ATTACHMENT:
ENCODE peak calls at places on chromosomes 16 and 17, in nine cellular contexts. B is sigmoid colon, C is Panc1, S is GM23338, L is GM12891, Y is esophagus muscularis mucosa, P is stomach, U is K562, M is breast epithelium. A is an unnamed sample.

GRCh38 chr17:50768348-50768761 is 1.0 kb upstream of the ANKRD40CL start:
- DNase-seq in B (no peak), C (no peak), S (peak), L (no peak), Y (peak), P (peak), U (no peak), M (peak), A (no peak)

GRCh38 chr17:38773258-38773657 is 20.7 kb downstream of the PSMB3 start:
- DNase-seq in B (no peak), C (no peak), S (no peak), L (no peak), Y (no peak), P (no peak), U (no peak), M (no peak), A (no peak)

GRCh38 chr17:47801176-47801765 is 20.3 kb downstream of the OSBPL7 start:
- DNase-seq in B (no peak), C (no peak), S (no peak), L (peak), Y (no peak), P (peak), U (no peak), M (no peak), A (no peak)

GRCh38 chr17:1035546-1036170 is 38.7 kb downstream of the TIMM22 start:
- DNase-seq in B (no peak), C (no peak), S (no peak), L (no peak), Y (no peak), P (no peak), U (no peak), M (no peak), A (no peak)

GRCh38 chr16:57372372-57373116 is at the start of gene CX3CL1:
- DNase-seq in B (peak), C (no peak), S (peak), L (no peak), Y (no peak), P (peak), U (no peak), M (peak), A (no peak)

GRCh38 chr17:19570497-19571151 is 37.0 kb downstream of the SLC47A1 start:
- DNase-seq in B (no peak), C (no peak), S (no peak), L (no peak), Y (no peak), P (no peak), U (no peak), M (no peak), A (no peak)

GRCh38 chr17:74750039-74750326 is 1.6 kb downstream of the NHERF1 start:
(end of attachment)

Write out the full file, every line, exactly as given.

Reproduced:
ENCODE peak calls at places on chromosomes 16 and 17, in nine cellular contexts. B is sigmoid colon, C is Panc1, S is GM23338, L is GM12891, Y is esophagus muscularis mucosa, P is stomach, U is K562, M is breast epithelium. A is an unnamed sample.

GRCh38 chr17:50768348-50768761 is 1.0 kb upstream of the ANKRD40CL start:
- DNase-seq in B (no peak), C (no peak), S (peak), L (no peak), Y (peak), P (peak), U (no peak), M (peak), A (no peak)

GRCh38 chr17:38773258-38773657 is 20.7 kb downstream of the PSMB3 start:
- DNase-seq in B (no peak), C (no peak), S (no peak), L (no peak), Y (no peak), P (no peak), U (no peak), M (no peak), A (no peak)

GRCh38 chr17:47801176-47801765 is 20.3 kb downstream of the OSBPL7 start:
- DNase-seq in B (no peak), C (no peak), S (no peak), L (peak), Y (no peak), P (peak), U (no peak), M (no peak), A (no peak)

GRCh38 chr17:1035546-1036170 is 38.7 kb downstream of the TIMM22 start:
- DNase-seq in B (no peak), C (no peak), S (no peak), L (no peak), Y (no peak), P (no peak), U (no peak), M (no peak), A (no peak)

GRCh38 chr16:57372372-57373116 is at the start of gene CX3CL1:
- DNase-seq in B (peak), C (no peak), S (peak), L (no peak), Y (no peak), P (peak), U (no peak), M (peak), A (no peak)

GRCh38 chr17:19570497-19571151 is 37.0 kb downstream of the SLC47A1 start:
- DNase-seq in B (no peak), C (no peak), S (no peak), L (no peak), Y (no peak), P (no peak), U (no peak), M (no peak), A (no peak)

GRCh38 chr17:74750039-74750326 is 1.6 kb downstream of the NHERF1 start: